From a social perspective, engineers must engage with local communities and consider their views with strong judgement and leadership before proceeding with design plans and submissions that address environmental and economic concerns. The Institution of Civil Engineers (ICE) outline how a failure to do so, or a lack of suitable engagement with local communities could result in delays, negative press, and even failures in delivering schemes.
Similarly to health and safety compliance, engineers must also consistently conform to environmental sustainability legislation such as the Environmental Protection Act 1990, the Climate Change Act 2008, and the Restriction of use of certain Hazardous Substances (RoHS) Directive 2011. Alongside this, a growing expectation from consumers and stakeholders to do business with the lowest possible consumption of raw materials, water and energy is initiating engineers to adopt full life cycle assessments and re-use, recycle, decommission, and securely dispose of components and materials as normal practice.
3. Pro-bono engineering
Leading engineering and design company Arup, define pro-bono engineering as volunteer engineers undertaking voluntary work to improve the lives of people and protect the environment. Pro-bono engineering can also include professionals who work at a significantly reduced cost to a client which is subsidised by their employer.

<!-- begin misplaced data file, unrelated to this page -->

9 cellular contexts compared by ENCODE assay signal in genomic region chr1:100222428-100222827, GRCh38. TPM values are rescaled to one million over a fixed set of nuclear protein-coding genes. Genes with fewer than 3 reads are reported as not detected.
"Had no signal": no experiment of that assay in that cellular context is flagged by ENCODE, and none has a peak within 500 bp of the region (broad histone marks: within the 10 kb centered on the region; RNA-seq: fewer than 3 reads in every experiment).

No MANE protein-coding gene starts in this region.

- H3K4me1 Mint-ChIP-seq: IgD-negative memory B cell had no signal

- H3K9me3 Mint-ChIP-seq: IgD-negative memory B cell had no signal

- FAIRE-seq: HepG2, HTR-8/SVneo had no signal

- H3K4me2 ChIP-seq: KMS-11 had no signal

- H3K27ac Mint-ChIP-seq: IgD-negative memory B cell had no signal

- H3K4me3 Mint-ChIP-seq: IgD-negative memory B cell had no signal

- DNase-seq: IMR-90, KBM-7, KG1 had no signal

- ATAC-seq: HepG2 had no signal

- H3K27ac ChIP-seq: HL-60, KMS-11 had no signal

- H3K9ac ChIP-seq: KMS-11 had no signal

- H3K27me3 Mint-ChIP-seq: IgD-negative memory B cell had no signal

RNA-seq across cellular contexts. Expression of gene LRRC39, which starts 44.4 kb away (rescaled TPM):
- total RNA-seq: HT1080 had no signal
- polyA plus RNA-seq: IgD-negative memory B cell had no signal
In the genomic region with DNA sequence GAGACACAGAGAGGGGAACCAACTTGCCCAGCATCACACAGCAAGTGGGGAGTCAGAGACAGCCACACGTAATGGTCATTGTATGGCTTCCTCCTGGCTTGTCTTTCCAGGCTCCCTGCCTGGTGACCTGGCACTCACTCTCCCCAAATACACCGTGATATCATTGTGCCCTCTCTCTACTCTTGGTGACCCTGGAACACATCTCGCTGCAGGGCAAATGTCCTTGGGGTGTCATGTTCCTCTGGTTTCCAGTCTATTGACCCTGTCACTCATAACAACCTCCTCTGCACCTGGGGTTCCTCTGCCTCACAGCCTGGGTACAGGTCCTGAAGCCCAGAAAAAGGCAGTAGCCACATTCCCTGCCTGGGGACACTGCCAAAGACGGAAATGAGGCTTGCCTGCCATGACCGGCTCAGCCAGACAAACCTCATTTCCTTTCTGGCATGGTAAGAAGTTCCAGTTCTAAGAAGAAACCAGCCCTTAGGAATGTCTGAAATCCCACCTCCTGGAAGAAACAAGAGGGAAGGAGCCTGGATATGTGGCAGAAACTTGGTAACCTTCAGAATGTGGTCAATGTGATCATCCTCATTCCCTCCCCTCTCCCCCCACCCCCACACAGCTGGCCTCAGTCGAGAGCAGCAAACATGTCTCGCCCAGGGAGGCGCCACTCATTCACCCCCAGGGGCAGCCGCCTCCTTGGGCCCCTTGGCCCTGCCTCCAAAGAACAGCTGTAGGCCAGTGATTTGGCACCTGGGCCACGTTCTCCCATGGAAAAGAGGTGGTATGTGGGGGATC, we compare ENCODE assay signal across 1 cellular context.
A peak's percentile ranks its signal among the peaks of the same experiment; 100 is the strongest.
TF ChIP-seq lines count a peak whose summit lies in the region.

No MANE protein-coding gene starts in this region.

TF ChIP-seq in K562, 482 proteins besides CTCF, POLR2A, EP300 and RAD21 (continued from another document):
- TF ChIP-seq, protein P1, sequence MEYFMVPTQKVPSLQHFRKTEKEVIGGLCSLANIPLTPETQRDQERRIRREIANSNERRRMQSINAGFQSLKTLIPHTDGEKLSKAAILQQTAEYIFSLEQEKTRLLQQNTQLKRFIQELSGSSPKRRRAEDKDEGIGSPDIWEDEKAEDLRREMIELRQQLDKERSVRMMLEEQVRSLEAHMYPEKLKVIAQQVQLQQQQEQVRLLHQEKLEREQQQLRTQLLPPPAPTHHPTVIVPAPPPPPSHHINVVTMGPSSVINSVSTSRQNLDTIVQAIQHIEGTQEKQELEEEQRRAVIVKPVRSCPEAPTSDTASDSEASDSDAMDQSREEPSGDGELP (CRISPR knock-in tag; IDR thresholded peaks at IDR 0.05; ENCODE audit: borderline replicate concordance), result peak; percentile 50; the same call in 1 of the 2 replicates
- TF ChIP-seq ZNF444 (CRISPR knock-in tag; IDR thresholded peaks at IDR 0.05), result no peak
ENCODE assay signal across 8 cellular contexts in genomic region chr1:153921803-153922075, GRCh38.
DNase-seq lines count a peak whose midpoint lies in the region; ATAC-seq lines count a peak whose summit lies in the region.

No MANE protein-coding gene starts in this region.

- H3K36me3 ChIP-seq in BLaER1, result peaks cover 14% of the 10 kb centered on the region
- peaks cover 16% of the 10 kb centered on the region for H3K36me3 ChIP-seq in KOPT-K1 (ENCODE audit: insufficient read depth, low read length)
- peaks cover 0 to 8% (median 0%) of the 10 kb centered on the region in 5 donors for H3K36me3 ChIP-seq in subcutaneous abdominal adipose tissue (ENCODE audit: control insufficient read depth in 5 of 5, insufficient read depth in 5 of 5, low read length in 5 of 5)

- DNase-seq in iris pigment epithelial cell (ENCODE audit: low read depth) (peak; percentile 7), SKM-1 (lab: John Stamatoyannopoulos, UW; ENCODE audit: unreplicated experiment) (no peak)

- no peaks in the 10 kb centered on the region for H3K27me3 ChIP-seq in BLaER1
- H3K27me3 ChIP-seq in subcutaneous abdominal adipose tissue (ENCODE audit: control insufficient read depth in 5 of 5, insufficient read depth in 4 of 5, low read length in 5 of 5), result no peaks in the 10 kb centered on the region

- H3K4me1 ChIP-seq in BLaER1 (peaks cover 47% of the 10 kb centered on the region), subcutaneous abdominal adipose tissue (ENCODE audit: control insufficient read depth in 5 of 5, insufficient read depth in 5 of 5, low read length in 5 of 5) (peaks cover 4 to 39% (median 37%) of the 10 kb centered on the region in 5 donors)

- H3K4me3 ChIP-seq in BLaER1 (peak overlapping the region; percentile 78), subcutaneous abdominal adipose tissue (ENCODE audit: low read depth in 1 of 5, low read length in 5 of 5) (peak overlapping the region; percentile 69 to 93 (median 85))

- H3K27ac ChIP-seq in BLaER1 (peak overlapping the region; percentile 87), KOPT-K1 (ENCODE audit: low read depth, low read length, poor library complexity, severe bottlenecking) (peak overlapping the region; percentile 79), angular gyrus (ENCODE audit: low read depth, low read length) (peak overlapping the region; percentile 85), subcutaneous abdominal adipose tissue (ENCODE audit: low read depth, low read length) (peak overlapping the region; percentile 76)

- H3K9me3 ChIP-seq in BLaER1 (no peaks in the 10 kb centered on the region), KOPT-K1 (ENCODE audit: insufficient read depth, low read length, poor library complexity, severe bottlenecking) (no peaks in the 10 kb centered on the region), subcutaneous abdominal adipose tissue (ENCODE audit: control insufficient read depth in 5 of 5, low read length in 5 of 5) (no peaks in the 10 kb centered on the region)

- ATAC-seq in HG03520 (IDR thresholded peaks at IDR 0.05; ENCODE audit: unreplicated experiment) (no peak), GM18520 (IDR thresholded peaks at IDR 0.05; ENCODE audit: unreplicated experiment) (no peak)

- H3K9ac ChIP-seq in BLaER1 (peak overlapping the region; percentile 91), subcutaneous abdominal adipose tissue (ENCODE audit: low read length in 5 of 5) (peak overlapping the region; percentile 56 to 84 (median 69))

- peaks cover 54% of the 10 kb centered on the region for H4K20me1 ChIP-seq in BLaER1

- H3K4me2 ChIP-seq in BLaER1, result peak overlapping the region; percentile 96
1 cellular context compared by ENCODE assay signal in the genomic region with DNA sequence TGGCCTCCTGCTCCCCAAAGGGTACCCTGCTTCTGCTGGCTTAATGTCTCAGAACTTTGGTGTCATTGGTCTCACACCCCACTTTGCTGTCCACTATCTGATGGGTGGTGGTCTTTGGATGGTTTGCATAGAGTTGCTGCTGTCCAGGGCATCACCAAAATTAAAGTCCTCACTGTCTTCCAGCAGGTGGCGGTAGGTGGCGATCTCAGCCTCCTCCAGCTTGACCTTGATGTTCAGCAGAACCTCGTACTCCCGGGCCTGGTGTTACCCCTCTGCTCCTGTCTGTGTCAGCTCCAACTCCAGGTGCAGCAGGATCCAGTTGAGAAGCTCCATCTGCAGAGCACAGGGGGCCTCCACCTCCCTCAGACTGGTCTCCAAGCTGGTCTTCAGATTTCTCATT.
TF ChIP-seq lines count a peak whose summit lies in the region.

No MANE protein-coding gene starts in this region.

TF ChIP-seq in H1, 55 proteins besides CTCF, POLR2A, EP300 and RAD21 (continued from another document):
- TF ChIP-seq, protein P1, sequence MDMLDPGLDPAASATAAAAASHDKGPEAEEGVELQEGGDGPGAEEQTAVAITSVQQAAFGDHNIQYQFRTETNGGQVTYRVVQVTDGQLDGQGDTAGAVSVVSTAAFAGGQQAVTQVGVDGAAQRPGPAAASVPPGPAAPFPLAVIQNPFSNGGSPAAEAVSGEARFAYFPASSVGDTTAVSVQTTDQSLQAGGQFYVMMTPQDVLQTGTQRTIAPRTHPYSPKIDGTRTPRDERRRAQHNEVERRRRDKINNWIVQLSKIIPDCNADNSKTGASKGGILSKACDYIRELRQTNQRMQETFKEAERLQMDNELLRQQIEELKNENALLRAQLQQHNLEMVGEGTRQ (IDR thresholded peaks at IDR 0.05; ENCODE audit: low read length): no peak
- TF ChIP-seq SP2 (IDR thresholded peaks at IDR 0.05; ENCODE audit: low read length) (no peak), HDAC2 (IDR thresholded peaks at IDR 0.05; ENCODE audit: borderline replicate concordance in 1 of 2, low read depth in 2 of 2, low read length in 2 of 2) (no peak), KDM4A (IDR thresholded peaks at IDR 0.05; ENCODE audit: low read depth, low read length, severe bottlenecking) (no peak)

The purpose of pro-bono engineering is for firms to offer their experienced staff to other organisations at a lower rate to benefit communities and small businesses who otherwise could not afford to pay for the employee’s skill sets. Although pro-bono work is more widely recognised in corporate law, this corporate social responsibility is also seeing a growing trend in the engineering industry with more organisations adopting schemes to give back to the sector and develop their brand image.
For engineering managers, working with other organisations means they can collaborate with smaller firms in the industry and find inspiration from their practices which can enhance morale and productivity, and develop their teams’ skills whilst their salaries continue to be paid for by their standard employer.
4. Equality, diversity and inclusion (EDI)